Jarwen History, Family Crest & Coats of Arms
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Today's Irish surnames are underpinned by a multitude of rich histories. The name Jarwen originally appeared in Gaelic as O Gairbhin, derived from the word "garbh," which means "rough."
Early Origins of the Jarwen family
The surname Jarwen was first found in County Tyrone (Irish:Tír Eoghain), the ancient territory of the O'Neills, now in the Province of Ulster, central Northern Ireland, where they held a family seat from very ancient times.
Early History of the Jarwen family
This web page shows only a small excerpt of our Jarwen research. Another 135 words (10 lines of text) covering the years 1000, 1527, 1595, 1558 and 1560 are included under the topic Early Jarwen History in all our PDF Extended History products and printed products wherever possible.
Jarwen Spelling Variations
Before widespread literacy came to Ireland, a name was often recorded under several different variations during the life of its bearer. Accordingly, numerous spelling variations were revealed in the search for the origin of the name Jarwen family name. Variations found include Garvin, Garvey, Garwin, Garvine, Garven, Garvan, Garvy, Garvie, Garwen and many more.
Early Notables of the Jarwen family (pre 1700)
Notable amongst the family name at this time was John Garvey (1527-1595), an Irish Protestant bishop of Kilmore and Archbishop of Armagh. He was the eldest son of John O'Garvey of Morisk, co. Mayo and was born in the county of Kilkenny. "He was educated at Oxford, where he graduated in the reign of Edward VI; but through some negligence his name does not appear in the public...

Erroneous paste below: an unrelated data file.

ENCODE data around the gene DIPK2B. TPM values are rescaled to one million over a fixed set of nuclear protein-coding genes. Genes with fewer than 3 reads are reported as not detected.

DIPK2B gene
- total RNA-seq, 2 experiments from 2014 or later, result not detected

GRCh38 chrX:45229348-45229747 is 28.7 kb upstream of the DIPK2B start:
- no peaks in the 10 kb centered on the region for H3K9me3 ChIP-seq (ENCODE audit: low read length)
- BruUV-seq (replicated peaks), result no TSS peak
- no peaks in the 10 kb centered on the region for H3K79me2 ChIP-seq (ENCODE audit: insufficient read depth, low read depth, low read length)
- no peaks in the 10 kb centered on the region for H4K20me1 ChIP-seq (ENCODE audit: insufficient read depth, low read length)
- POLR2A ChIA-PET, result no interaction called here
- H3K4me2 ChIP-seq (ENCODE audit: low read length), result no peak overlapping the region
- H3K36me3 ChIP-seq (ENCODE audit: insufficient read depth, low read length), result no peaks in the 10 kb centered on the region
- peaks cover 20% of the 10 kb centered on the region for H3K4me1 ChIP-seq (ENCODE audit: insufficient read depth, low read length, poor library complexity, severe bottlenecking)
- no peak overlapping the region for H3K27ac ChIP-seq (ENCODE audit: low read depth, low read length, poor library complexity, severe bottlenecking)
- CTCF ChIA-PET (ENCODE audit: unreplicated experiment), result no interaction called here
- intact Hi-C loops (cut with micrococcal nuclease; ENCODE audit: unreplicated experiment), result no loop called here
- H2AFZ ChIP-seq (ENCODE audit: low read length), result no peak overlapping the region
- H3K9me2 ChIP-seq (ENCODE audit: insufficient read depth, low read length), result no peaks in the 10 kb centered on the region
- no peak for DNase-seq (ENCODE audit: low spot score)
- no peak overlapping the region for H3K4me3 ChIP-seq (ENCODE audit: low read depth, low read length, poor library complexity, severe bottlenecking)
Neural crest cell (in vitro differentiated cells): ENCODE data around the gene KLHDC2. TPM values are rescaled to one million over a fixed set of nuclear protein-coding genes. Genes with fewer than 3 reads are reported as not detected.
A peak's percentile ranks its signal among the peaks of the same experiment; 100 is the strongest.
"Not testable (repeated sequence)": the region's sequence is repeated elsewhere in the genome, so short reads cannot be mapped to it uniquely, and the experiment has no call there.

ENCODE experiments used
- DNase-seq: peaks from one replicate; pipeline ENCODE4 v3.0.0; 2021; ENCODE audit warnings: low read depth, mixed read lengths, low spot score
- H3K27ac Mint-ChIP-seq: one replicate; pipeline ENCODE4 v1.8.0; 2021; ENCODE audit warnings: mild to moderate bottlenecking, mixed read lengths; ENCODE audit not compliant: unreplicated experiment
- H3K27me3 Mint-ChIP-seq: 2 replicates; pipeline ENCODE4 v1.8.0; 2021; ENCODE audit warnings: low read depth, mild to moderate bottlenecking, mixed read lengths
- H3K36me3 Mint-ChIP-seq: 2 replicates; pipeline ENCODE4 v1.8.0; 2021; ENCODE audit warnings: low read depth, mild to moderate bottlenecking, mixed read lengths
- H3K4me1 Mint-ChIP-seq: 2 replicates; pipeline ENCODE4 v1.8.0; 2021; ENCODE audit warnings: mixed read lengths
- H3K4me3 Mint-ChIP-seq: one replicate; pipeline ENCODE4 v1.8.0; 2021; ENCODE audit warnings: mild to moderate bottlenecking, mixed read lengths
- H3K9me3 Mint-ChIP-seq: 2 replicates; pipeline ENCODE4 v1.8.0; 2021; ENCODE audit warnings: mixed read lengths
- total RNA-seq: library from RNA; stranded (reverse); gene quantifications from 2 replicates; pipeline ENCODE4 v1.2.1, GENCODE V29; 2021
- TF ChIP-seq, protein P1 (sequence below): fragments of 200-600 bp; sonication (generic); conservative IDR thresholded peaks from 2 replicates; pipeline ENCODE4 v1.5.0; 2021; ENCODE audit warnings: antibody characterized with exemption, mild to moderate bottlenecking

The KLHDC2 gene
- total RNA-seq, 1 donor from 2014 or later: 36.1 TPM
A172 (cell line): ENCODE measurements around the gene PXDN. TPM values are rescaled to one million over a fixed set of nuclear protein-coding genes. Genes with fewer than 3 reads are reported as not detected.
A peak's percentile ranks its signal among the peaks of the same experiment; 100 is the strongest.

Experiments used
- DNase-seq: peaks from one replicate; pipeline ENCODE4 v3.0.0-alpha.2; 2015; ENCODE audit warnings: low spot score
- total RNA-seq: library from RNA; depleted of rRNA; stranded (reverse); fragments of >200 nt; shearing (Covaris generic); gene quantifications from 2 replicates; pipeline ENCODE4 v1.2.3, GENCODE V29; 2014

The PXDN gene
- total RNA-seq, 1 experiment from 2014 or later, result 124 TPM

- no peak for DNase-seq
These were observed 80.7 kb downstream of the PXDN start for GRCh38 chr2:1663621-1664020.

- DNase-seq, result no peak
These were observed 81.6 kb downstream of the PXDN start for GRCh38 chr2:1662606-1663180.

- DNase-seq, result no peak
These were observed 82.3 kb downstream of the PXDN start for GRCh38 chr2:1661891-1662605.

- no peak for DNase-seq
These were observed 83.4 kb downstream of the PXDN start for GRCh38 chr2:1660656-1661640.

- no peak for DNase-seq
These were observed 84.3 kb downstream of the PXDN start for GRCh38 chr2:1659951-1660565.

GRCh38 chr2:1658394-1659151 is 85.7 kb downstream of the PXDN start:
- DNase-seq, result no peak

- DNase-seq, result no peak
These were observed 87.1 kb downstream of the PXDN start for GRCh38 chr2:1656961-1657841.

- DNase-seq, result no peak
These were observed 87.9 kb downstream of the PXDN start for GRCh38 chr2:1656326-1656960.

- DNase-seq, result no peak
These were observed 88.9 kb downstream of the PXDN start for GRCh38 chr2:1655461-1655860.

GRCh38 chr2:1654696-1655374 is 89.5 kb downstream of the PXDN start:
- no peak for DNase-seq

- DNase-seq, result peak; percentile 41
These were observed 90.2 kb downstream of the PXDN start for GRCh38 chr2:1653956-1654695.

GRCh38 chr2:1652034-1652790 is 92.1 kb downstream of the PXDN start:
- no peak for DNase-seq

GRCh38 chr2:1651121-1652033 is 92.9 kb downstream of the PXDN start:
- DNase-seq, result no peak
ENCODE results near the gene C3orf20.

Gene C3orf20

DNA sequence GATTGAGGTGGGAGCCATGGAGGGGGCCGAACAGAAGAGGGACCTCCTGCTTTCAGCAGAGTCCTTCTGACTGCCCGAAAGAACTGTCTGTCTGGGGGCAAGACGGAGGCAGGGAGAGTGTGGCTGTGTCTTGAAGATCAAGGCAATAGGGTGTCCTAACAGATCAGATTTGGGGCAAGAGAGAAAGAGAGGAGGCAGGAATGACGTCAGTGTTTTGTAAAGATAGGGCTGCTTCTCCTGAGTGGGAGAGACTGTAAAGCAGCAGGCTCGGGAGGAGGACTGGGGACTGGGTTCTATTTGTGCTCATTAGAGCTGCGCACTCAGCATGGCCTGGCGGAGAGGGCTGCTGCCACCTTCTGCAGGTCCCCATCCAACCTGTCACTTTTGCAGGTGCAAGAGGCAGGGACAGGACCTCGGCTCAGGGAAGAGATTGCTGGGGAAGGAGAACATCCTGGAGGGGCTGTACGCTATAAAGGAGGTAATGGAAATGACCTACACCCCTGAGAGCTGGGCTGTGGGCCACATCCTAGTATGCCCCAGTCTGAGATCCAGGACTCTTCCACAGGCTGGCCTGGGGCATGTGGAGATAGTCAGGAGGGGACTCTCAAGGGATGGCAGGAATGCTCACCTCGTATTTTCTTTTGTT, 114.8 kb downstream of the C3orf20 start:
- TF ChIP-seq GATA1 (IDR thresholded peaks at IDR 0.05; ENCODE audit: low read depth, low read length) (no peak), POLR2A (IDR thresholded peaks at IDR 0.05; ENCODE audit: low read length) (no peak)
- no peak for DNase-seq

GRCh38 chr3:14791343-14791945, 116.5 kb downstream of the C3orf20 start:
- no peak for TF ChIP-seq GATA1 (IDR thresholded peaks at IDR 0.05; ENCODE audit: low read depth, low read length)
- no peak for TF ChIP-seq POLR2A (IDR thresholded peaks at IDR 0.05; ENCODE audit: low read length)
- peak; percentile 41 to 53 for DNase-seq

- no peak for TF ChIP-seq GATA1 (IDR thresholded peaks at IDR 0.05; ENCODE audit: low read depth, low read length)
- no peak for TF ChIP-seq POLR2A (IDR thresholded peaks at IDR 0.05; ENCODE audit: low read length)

Another 68 words (5 lines of text) are included under the topic Early Jarwen Notables in all our PDF Extended History products and printed products wherever possible.
Migration of the Jarwen family
Thousands of Irish families left for North American shores in the 19th century. These people were searching for a life unencumbered with poverty, hunger, and racial discrimination. Many arrived to eventually find such conditions, but many others simply did not arrive: victims of the diseased, overcrowded ships in which they traveled to the New World. Those who lived to see North American shores were instrumental in the development of the growing nations of Canada and the United States. A thorough examination of passenger and immigration lists has disclosed evidence of many early immigrants of the name Jarwen: James Garvey who settled in Virginia in 1680; Daniel Garvin, an 'enforced' Irish emigrant, sent to America in 1742; Patrick Garve, who settled in Pennsylvania in 1773.
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